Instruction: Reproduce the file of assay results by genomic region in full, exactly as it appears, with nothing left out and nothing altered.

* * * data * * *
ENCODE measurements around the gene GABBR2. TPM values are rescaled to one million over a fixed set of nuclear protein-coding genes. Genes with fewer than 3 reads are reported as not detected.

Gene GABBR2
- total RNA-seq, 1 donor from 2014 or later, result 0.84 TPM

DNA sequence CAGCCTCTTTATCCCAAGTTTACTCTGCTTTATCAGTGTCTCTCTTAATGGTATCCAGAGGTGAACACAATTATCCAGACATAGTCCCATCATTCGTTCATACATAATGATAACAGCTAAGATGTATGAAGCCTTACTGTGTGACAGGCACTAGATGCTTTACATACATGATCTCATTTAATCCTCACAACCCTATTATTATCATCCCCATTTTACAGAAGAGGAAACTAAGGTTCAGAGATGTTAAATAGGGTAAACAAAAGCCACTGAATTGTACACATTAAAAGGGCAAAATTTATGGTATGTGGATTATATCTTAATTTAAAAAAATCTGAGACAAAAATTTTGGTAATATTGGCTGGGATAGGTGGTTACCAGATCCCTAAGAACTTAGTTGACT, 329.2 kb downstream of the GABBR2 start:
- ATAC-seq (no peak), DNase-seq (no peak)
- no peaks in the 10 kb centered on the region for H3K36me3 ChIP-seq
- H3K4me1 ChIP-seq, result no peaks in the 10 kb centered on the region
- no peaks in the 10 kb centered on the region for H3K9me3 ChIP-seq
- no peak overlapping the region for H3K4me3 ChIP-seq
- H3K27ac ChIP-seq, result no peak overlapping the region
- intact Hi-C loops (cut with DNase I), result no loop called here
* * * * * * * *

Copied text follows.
ENCODE measurements around the gene GABBR2. TPM values are rescaled to one million over a fixed set of nuclear protein-coding genes. Genes with fewer than 3 reads are reported as not detected.

Gene GABBR2
- total RNA-seq, 1 donor from 2014 or later, result 0.84 TPM

DNA sequence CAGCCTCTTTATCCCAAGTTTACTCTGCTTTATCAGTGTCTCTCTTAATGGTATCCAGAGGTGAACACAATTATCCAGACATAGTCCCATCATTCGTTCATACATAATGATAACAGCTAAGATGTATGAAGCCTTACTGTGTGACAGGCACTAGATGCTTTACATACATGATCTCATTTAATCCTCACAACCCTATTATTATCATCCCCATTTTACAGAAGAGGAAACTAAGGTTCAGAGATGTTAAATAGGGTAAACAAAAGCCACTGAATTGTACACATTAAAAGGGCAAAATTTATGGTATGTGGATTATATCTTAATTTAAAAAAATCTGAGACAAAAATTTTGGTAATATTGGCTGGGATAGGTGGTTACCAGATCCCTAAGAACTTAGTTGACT, 329.2 kb downstream of the GABBR2 start:
- ATAC-seq (no peak), DNase-seq (no peak)
- no peaks in the 10 kb centered on the region for H3K36me3 ChIP-seq
- H3K4me1 ChIP-seq, result no peaks in the 10 kb centered on the region
- no peaks in the 10 kb centered on the region for H3K9me3 ChIP-seq
- no peak overlapping the region for H3K4me3 ChIP-seq
- H3K27ac ChIP-seq, result no peak overlapping the region
- intact Hi-C loops (cut with DNase I), result no loop called here